House debates

Monday, 15 February 2021


National Greenhouse and Energy Reporting Amendment (Transparency in Carbon Emissions Accounting) Bill 2021; Second Reading

10:27 am

Photo of Andrew WilkieAndrew Wilkie (Clark, Independent) Share this | | Hansard source

I move:

That this bill be now read a second time.

According to the Bureau of Meteorology, Australia is heading towards 4.4 degrees of warming by the year 2100, which undeniably would have a catastrophic impact on every aspect of life in this country. Frankly this is science we simply cannot afford to ignore, so we must rapidly change policy in line with the advice which is to significantly and rapidly reduce our carbon emissions. But so far the government has done the opposite, continuing to muddy the waters on Australian carbon emissions by making false claims that we're on track to meet our modest Paris Agreement targets and continuing to rush it's dangerous and distracting gas led recovery.

Perhaps the greatest con of all in the government's approach is the claim that we're world leaders on climate change, which ignores the privileged accounting starting position we continue to enjoy and which still gives life to the likelihood of Australia using carry-over credits if it's to achieve any of its climate targets and aspirations. No wonder Dr John Ross, adjunct professor in the School of Natural Sciences at the University of Tasmania, tells me that the only way the government can possibly reach our Paris targets is by continuing to rely on tricky accounting and sheer luck.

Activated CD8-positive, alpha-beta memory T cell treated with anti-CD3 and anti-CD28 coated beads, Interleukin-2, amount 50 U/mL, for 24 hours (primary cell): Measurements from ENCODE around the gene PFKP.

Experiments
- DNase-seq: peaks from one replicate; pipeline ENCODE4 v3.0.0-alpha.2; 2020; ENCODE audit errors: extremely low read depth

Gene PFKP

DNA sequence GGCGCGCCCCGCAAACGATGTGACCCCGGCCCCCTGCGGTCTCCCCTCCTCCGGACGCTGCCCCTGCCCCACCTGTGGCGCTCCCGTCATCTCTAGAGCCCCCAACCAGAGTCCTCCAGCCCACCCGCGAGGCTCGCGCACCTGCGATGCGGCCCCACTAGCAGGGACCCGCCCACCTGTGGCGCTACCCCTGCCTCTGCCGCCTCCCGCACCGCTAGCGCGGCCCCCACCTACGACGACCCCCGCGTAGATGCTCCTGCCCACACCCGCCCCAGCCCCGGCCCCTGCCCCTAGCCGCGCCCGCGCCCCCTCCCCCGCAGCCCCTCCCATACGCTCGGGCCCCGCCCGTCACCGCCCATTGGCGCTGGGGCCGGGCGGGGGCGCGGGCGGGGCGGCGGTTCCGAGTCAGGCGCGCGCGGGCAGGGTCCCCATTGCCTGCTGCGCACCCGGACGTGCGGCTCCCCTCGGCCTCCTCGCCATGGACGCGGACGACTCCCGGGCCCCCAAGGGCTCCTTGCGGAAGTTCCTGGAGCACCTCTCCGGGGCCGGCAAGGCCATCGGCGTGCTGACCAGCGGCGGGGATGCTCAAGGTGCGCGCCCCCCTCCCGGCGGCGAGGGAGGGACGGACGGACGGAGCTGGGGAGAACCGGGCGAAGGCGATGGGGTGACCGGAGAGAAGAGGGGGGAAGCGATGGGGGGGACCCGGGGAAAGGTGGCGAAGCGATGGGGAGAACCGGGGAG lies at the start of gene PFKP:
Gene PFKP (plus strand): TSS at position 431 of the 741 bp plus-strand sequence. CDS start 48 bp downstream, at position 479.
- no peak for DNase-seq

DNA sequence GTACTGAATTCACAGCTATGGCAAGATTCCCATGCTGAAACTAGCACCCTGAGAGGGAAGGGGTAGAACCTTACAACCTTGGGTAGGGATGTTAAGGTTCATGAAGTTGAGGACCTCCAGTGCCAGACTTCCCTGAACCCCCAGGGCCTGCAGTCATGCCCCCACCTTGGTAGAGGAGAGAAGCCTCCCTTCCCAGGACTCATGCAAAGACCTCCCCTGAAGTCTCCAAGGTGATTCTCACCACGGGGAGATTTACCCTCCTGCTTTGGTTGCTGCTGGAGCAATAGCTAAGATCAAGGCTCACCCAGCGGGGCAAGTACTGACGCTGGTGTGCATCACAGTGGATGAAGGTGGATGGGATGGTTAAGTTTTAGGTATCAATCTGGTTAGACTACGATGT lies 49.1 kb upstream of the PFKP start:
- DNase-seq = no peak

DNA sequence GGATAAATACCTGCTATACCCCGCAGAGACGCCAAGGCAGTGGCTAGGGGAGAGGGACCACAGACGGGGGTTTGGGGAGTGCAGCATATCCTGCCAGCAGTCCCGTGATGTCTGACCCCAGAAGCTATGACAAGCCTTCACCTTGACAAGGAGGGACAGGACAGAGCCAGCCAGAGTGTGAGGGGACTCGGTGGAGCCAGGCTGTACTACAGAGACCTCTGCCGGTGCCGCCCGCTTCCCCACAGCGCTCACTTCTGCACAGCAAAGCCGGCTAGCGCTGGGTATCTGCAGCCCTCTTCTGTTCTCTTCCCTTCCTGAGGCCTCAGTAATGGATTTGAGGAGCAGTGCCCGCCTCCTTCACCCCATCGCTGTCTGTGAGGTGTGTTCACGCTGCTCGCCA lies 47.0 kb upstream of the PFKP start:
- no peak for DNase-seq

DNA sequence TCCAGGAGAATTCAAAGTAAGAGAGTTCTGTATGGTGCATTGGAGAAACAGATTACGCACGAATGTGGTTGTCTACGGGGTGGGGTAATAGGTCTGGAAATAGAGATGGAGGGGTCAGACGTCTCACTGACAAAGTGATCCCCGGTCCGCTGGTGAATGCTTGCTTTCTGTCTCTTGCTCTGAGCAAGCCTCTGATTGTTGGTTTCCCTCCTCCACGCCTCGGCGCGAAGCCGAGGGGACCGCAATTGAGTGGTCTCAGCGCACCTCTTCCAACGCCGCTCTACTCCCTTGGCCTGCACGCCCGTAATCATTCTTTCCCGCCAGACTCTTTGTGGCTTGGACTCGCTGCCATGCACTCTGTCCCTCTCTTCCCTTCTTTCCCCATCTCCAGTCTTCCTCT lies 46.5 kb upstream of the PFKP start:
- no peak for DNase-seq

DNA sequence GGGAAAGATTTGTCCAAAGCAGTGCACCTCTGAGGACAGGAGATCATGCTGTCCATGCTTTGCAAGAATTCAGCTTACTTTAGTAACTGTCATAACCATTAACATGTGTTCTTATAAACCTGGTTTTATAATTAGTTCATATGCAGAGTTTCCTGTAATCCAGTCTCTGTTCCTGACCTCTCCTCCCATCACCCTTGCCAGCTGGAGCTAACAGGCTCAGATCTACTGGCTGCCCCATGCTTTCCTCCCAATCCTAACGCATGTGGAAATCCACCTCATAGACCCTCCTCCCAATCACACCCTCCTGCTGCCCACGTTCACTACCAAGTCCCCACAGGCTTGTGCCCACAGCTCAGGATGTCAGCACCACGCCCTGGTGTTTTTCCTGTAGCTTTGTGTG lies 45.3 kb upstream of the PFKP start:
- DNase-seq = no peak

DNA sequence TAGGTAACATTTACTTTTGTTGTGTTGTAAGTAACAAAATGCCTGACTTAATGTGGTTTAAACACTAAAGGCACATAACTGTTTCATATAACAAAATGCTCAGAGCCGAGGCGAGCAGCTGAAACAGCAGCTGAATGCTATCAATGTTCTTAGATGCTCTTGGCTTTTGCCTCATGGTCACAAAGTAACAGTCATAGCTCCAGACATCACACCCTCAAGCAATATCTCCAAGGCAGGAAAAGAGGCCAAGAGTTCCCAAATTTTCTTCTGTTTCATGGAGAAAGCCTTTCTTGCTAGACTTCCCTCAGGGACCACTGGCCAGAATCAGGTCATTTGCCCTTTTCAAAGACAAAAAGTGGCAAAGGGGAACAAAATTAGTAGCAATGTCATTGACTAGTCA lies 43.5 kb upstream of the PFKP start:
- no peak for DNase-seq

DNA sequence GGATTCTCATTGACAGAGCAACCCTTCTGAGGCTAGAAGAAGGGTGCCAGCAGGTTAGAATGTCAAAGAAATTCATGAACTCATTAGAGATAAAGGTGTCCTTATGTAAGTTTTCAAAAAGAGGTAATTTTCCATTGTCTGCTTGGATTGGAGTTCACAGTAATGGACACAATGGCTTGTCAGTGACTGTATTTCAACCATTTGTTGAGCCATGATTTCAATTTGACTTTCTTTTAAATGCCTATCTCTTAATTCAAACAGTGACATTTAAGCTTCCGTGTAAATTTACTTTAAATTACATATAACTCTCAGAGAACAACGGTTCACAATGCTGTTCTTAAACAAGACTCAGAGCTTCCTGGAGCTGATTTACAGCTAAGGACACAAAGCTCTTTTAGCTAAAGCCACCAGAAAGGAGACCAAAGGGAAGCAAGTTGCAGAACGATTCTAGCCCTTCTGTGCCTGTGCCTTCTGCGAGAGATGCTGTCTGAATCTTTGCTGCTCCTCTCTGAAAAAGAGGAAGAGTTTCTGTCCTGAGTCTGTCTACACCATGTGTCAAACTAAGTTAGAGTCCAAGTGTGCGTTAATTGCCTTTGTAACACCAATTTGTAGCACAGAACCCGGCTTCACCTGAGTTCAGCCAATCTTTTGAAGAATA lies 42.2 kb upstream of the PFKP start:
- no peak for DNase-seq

As I've said many times before in this place, the foundation of any good policy is expert driven evidence, which is why this morning I'm reintroducing the National Greenhouse and Energy Reporting Amendment (Transparency in Carbon Emissions Accounting) Bill.

This bill ensures that greenhouse gas emissions data is promptly made public, keeping the community and experts informed with Australia's latest emissions figures—no more hiding behind major sporting events or national holidays, no more two-month delays while the minister refines his speaking points. No, this amendment creates a legally binding obligation on the minister to table the Greenhouse Gas Inventory updates in parliament no later than 10 days after he or she receives them.